Ohio voters head to the polls today in one of the most high-profile Ohio primary elections in years.
There are contested races all over the ballot, from local races to the big-money primaries for governor and U.S. Senate.
Voters will also decide on State Issue 1, a major overhaul to how the state draws congressional district lines. All told, more than 80 races and issues are on the ballot throughout the Dayton region.
Check out our online interactive voters guide at vote.daytondailynews.com to compare the candidates on the issues that matter to you and learn more about the issues on your ballot.
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Here’s the top races and issues to watch Tuesday night:
1. Open race for Ohio governor
Both parties have heated primaries. On the Republican side, Attorney General Mike DeWine is running against Lt. Gov. Mary Taylor in a race in which both candidates launched millions of dollars in negative ads against the other. Early in the race DeWine was viewed as having an easy path to victory, but some believe the race has tightened.
The Democratic race too is getting a lot of attention, as the party seeks to break the stranglehold Republicans have had on the governor’s office. Ohio has had a Republican governor in 24 of the last 28 years.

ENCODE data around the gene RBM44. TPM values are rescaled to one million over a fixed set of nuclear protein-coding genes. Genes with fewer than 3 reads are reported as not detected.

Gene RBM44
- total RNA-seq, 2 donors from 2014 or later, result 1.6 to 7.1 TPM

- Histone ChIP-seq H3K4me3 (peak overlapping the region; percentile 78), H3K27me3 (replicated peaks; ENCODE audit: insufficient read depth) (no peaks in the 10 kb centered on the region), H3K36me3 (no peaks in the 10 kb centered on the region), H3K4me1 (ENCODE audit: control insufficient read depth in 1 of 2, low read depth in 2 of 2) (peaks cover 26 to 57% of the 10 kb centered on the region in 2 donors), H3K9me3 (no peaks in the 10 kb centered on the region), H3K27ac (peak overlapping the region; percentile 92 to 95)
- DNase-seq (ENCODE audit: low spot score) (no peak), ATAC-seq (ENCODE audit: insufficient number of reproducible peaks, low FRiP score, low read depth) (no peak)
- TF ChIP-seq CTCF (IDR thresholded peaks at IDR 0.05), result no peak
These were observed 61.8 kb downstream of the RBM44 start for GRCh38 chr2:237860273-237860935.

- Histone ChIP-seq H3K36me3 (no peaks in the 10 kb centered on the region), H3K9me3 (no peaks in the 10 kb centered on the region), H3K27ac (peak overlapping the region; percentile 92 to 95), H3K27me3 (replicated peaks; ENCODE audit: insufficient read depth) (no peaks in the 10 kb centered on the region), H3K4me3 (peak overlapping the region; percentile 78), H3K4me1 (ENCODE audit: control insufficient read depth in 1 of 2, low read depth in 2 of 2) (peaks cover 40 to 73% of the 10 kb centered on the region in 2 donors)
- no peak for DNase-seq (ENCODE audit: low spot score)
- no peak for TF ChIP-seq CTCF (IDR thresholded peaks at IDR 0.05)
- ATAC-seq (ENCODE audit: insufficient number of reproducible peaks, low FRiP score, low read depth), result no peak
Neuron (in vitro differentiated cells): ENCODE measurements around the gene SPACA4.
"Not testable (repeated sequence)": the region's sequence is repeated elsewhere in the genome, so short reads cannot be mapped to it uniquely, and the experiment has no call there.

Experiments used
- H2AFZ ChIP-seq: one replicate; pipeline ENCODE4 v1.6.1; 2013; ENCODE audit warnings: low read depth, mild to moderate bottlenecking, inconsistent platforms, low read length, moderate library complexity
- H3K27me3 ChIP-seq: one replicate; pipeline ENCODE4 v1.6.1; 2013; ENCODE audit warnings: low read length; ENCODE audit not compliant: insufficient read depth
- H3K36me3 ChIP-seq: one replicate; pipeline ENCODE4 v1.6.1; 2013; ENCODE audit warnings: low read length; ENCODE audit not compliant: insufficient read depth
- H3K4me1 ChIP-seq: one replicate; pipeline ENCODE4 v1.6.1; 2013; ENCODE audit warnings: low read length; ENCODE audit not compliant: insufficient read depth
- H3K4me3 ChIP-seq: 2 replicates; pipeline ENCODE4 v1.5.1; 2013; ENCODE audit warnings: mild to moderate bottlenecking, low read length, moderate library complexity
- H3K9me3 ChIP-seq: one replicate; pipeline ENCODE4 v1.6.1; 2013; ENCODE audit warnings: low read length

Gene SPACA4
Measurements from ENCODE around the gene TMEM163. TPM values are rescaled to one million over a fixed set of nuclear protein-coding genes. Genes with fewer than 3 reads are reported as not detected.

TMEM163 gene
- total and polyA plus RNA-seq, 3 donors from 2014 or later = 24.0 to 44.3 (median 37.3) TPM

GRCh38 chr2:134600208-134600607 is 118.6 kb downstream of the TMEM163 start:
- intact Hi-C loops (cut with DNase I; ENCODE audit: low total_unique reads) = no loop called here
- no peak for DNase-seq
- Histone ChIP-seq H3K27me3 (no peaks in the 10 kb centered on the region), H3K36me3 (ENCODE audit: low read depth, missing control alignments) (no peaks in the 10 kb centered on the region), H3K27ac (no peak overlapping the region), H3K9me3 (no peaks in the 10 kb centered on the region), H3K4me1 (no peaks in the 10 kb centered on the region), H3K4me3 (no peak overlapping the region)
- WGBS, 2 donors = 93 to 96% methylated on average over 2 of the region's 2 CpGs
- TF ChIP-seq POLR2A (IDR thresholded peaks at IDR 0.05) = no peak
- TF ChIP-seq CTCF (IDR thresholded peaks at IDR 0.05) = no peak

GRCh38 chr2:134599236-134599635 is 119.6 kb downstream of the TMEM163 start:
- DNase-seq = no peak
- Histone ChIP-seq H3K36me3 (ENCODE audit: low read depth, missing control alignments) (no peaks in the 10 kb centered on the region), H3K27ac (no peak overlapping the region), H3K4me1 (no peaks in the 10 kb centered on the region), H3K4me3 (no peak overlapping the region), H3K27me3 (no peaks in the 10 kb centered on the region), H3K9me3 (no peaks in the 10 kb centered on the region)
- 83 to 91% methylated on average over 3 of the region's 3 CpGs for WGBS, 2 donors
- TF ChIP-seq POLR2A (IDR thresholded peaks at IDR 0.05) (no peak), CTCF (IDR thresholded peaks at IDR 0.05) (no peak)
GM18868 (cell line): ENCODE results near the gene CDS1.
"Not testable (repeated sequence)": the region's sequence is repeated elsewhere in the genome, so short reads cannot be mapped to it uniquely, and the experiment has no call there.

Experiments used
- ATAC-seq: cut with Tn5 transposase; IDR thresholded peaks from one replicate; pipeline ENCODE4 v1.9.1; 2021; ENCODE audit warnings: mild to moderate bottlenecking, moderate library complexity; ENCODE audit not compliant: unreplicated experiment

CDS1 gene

The Democratic party’s biggest names — both in Ohio and nationally — are backing former Attorney General Richard Cordray, who recently worked in the Obama Administration as head of the Consumer Financial Protection Bureau. His main competition is former presidential candidate, congressman and Cleveland mayor Dennis Kucinich.
Four others are on the ballot, including Democratic state Sen. Joe Schiavoni and former Supreme Court Justice William O’Neill.
2.Republican race for the U.S. Senate
Political experts expected the November election to be a rematch of 2012 between Sen. Sherrod Brown and State Treasurer Josh Mandel. But, Mandel dropped out of the race earlier this year saying his wife was ill.